Texas voter ID law ruled illegal under the Voting Rights Act.

Appeals Court Rules Texas’ Draconian Voter ID Law Violates the Voting Rights Act

Appeals Court Rules Texas’ Draconian Voter ID Law Violates the Voting Rights Act

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July 20 2016 4:56 PM

Appeals Court Rules Texas’ Draconian Voter ID Law Violates the Voting Rights Act

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Former Texas Republican Gov. Rick Perry, who signed SB 14 into law.

Photo by Justin Sullivan/Getty Images

The United States Court of Appeals for the Fifth Circuit ruled on Wednesday that Texas’ draconian voter ID act, known as SB 14, is illegal under federal law. In her majority opinion for the court, Judge Catharina Haynes wrote that SB 14 violates the Voting Rights Act of 1965 and thus cannot be enforced in the coming election. The decision is a monumental and unexpected victory for voting rights at the Fifth Circuit, which had previously appeared hostile to arguments that SB 14 is illegally discriminatory. It comes on the heels of a voting rights victory in Wisconsin and is unlikely to be reversed by the Supreme Court.

Mark Joseph Stern Mark Joseph Stern

Mark Joseph Stern is a writer for Slate. He covers the law and LGBTQ issues.

Haynes’ opinion for the court rests exclusively on Section 2 of the Voting Rights Act, which the Supreme Court left unscathed when it gutted a different portion of the law a few years back. Under Section 2, states are forbidden from enacting “voting practices or procedures” that have a discriminatory intent—or a discriminatory impact on minorities. SB 14, Haynes writes, ran afoul of this section by placing a disproportionate burden on minority voters, who are less likely to have a valid ID and more likely to face substantial obstacles in obtaining one. Texas argued that its stringent ID requirements, which were passed by a Republican-dominated legislature, were necessary to prevent voter fraud. But Haynes notes that there is virtually no evidence that voter fraud actually occurs in Texas. On the other hand, Haynes writes, there is “evidence to support a finding that the cloak of ballot integrity could be hiding a more invidious purpose.”

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Although Haynes hints that Texas legislators may have passed SB 14 with the discriminatory intent to hamper minorities’ voting rights, she rests her opinion on the fact that SB 14 obviously has a discriminatory impact on minorities. That impact is severe: 608,470 registered voters, or 4.5 percent of all registered voters in Texas, lack the necessary ID to vote; Hispanic registered voters are 195 percent more likely than whites to lack ID; and black registered voters are a stunning 305 percent more likely than whites not to hold ID necessary to vote under SB 14.

Moreover, SB 14 “disproportionately impacts the poor, who are disproportionately minorities.” For instance, the ruling notes, 21.4 percent of eligible voters earning less than $20,000 per year lack the necessary ID, as opposed to 2.6 percent of voters earning between $100,000 and $150,000 per year. The poor are also “less likely to own vehicles and are therefore more likely to rely on public transportation. As a result, the poor are less likely to have a driver’s license and face greater obstacles in obtaining photo identification.” And Haynes pointed out that hundreds of thousands of voters in Texas would face round-trip travel times of 90 minutes or more just to get a state ID. “Of eligible voters without access to a vehicle, a large percentage faced trips of three hours or more,” she added.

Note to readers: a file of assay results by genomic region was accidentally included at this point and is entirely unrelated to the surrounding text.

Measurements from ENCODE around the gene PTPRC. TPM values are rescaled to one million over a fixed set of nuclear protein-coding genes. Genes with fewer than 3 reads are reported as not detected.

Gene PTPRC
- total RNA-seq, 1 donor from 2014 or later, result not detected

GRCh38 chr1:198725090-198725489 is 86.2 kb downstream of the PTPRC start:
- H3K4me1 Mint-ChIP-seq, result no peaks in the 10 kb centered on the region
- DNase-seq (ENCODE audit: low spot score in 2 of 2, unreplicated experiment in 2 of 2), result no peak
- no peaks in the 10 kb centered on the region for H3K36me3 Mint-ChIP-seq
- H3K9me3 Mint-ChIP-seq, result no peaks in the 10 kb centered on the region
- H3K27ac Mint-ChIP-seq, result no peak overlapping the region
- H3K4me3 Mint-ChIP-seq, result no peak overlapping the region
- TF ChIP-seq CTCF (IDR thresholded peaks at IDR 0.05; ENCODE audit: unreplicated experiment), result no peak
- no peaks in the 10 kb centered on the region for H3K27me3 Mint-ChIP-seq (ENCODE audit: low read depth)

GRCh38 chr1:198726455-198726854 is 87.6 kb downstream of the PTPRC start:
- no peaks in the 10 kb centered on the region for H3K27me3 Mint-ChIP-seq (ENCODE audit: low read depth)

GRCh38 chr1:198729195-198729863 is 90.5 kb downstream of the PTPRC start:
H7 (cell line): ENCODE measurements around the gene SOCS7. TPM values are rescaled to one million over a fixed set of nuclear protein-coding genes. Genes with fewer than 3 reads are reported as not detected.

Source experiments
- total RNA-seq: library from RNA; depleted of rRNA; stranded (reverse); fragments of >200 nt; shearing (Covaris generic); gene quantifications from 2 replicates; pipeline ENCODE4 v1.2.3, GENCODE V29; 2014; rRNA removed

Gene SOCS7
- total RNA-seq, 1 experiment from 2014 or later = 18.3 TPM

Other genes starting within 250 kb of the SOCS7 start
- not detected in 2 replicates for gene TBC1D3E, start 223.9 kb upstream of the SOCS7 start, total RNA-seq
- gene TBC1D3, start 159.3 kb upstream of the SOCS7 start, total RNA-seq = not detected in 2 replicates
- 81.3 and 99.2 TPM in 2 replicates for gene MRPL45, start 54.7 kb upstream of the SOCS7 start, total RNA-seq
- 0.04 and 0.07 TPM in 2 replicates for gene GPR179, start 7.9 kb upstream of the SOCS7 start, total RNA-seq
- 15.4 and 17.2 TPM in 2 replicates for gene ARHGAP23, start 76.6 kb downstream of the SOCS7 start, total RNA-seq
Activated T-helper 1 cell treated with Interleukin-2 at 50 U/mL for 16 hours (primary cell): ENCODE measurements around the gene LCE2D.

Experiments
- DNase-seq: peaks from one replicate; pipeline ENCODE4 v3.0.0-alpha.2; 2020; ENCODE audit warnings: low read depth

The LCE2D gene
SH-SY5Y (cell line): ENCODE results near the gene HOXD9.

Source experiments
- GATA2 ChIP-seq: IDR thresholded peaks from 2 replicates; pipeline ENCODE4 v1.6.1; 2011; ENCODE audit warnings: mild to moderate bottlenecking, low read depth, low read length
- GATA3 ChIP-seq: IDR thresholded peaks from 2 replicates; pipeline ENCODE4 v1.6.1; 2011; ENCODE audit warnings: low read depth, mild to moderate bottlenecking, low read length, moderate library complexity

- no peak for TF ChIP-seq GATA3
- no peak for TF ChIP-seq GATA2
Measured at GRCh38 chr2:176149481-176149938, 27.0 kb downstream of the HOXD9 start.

One consequence of the Fifth Circuit’s previous decision to let SB 14 take effect while it considered the law’s legality is that the court now has evidence of the law’s discriminatory impact. Haynes fills her opinion with painful stories of voters—mostly poor minorities—who went to Herculean lengths to obtain the necessary ID, failed due to “an almost impossible bureaucratic morass when they tried to get the required underlying documentation,” and were consequently turned away at the polls. States are permitted to prevent voter fraud, Haynes concludes—but they do not get “a free pass to enact needlessly burdensome laws with impermissible racially discriminatory impacts.” The lower court must now craft a remedy to fix the law’s legal infirmities.

In a mewling dissent that alternates between righteous indignation and willful blindness, Edith Jones—Ted Cruz’s favorite judge—accuses the majority of “fan[ning] the flames of perniciously irresponsible racial name-calling.” Jones compares her colleagues to “Area 51 alien enthusiasts who, lacking any real evidence, espied a vast but clandestine government conspiracy to conceal the ‘truth.’ ” She rejects the argument—supported by ample data, evidence, and logic—that SB 14 placed a disproportionate burden on minority voters. And she accused the majority of “mov[ing] us another step down the road of judicial supremacy.”

Jones, however, is unlikely to see her arguments adopted by the Supreme Court. Four of the current justices are on the record supporting the legitimacy of voter ID laws—but the other four fiercely oppose efforts to abridge voting rights through draconian ID requirements. Without a fifth vote, neither bloc can make its views law. But a tie would simply affirm the Fifth Circuit’s decision—meaning Wednesday’s decision may well be the death knell of SB 14.